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Solid Gold Entertainment: Behind Gang Of Four’s Assault On Music
Christophe Ketels
Interviews

Solid Gold Entertainment: Behind Gang Of Four’s Assault On Music

With the albums ‘Entertainment!’ and ‘Solid Gold’, Gang Of Four pulled rock music apart. ‘We invented our own thing,’ Jon King tells Dig!

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According to Jon King, there are four stages to starting a band: Learn your instrument. Work out how to play it with other people. Decide what you’re going to play. Get on a stage and play it. “After that, it’s: who gives a fuck?” the Gang Of Four frontman tells Dig! Other thoughts that follow may also include: “Is it different?” and “Why am I doing this?” Taking these questions extremely seriously, the post-punk pioneers recorded two of the most future-shaping albums of all time, 1979’s Entertainment! and 1981’s Solid Gold.

Effectively drawing up a manifesto for themselves, Jon King, guitarist Andy Gill, bassist Dave Allen and drummer Hugo Burnham deconstructed the very notion of what rock music could do, with songs that not only commented on their chosen medium’s artifice, but which picked apart what it meant to live during what King calls a “shit show” of a time, when mass unemployment, overstretched health services, deep political divisions and an unnerving rise in racist ideology blighted what were once thought of as progressive nations.

“You need to make something about what life is like now,” King asserts. In doing so, Gang Of Four created two epochal albums that continue to speak to the moment, their aftershocks rippling through everyone from R.E.M. and Red Hot Chili Peppers to Run The Jewels and Frank Ocean (the R&B iconoclast sampled the group’s Love Like Anthrax for Futura Free, a song from his own genre-blind 2016 album Blond). “Artistically, we wanted to make sure that it was honest.”

“There’s nothing better than making a noise and getting drunk”

Gang Of Four’s taut, pigeonhole-defying sound improbably owed as much to English blues-rockers Free as it did to reggae, New Orleans funk pioneers The Meters and first-wave US punk bands Ramones and Television. But while London’s punk scene grabbed the headlines in 1976, Gang Of Four were ensconced in Leeds, studying fine art and trying to work out what would make their band unique.

Before forming the group, Jon King and Andy Gill, who had been friends since attending Sevenoaks School, in Kent, initially began writing songs together on acoustic guitar, trying to emulate Dr Feelgood, the English pub-rock outfit whose supercharged take on R&B inspired many of the UK’s punk groups. “They were kind of stupid and goofy, verse-bridge-chorus, verse-bridge-chorus, middle eight kind of things,” King says. “Like Elevator, which I slightly wince about now.”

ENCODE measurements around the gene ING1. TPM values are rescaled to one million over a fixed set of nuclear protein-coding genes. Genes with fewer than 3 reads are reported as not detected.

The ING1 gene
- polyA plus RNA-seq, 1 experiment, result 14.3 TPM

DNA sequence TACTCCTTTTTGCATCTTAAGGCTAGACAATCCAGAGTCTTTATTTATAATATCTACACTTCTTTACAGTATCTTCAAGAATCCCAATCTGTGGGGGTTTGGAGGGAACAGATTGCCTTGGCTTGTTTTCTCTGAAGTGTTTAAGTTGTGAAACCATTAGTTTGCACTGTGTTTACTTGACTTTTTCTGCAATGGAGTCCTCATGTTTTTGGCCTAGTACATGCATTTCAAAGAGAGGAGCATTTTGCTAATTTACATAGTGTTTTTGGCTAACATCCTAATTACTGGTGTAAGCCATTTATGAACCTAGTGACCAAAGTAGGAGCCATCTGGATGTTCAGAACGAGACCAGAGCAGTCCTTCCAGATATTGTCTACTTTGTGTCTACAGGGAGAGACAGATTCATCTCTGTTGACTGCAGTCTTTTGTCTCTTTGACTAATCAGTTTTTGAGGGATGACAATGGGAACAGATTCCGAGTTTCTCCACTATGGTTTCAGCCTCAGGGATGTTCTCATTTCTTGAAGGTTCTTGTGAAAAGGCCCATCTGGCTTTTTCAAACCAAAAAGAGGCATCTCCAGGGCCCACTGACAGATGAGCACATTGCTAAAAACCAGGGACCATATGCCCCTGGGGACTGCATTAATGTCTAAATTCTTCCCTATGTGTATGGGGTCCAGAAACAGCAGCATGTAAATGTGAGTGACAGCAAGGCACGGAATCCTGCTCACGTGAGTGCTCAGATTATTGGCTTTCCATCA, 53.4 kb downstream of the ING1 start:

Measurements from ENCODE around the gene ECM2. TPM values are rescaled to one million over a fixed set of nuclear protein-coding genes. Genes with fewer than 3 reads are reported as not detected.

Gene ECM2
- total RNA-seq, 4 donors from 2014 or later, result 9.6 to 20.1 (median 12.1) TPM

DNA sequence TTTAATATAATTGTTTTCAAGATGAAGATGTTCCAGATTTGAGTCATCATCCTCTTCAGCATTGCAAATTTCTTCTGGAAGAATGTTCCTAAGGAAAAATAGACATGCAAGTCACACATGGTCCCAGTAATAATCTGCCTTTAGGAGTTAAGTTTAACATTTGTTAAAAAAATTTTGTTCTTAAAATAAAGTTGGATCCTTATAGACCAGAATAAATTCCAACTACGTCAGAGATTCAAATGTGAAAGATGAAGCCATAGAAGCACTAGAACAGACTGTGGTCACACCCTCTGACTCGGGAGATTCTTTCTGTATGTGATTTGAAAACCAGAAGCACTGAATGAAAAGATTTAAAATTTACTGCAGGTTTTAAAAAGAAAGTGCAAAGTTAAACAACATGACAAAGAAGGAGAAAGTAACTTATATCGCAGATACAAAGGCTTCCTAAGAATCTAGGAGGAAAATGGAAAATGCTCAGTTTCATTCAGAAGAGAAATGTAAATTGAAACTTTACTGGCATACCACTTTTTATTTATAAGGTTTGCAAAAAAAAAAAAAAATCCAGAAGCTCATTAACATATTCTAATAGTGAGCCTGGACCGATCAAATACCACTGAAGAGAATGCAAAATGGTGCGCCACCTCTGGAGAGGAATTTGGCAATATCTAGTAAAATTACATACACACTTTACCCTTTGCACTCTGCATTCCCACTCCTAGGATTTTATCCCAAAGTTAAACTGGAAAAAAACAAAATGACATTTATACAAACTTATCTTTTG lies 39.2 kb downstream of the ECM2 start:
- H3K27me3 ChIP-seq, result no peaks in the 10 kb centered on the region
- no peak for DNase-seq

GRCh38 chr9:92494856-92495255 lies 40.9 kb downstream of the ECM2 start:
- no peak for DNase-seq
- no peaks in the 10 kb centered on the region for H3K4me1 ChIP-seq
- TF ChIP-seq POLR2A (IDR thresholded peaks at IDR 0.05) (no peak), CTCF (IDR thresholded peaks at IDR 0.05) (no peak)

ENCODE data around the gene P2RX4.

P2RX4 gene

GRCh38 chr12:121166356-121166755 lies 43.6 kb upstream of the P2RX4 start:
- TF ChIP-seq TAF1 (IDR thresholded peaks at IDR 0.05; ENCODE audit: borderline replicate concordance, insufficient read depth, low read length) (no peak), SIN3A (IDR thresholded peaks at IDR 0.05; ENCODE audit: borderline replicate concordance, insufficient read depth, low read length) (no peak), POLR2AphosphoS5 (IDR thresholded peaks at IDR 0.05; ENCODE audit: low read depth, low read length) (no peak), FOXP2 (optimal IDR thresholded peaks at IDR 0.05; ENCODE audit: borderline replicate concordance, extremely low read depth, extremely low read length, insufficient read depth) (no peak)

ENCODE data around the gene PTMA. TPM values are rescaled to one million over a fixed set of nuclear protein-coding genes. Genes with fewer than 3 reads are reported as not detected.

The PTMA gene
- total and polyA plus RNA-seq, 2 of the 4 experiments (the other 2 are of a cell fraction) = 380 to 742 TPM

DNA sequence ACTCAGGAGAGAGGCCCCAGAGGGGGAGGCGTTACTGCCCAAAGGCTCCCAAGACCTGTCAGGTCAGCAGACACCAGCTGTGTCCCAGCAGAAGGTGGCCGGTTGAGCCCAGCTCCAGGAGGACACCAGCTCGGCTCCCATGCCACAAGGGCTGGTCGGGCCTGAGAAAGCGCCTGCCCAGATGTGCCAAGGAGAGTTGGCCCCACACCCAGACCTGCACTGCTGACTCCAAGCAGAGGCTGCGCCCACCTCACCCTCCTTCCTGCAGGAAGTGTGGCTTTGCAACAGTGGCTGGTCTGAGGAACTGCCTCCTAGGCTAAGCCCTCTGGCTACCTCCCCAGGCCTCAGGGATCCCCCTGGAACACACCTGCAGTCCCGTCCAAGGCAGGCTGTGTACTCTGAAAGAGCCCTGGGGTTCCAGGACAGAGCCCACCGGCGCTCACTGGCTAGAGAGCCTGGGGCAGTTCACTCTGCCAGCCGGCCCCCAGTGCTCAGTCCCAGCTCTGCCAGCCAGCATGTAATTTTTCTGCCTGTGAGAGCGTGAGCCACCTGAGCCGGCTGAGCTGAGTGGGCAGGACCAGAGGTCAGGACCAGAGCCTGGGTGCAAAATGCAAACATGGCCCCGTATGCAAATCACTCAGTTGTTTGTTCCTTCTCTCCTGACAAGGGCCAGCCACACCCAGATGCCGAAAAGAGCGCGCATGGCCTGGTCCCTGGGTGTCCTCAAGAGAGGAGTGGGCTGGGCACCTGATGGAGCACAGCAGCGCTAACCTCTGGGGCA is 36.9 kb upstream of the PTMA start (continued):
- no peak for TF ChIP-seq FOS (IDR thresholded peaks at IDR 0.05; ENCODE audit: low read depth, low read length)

During a formative trip to New York City, King and Gill spent every night in CBGB, the crucible of the US punk scene, catching early shows by Talking Heads, Ramones and Patti Smith Group – all then unsigned, all blazing a trail for what punk and post-punk music would sound like. Returning home, the duo expanded to a four-piece. It was initially “a lark”, King says. “There’s nothing better to do in the evening than make an incredible noise and get drunk – it’s really good fun being in a band. But then you sort of think: there’s something in this that makes me feel like it’s got a value to it.”

“We just invented our own thing”

After a short-lived stint with a jazz-funk bass player whose confident flurry of notes were “too good” for the fledgling Gang Of Four, King, Gill and Burnham settled upon Dave Allen. “Dave was an outstanding bass player who really got that punky side of things,” King says. “We wanted our sound to get more empty.” But compared to the supportive CGBG crowd King and Gill had encountered in New York, “There wasn’t a scene in Leeds at all.” Though the local polytechnic put on a night featuring Sex Pistols, The Clash, the Johnny Thunders-led Heartbreakers and The Damned on the same bill (“It was fantastic for a quid, and it was pretty much empty”), Leeds University showed no inclination towards supporting their own budding talent.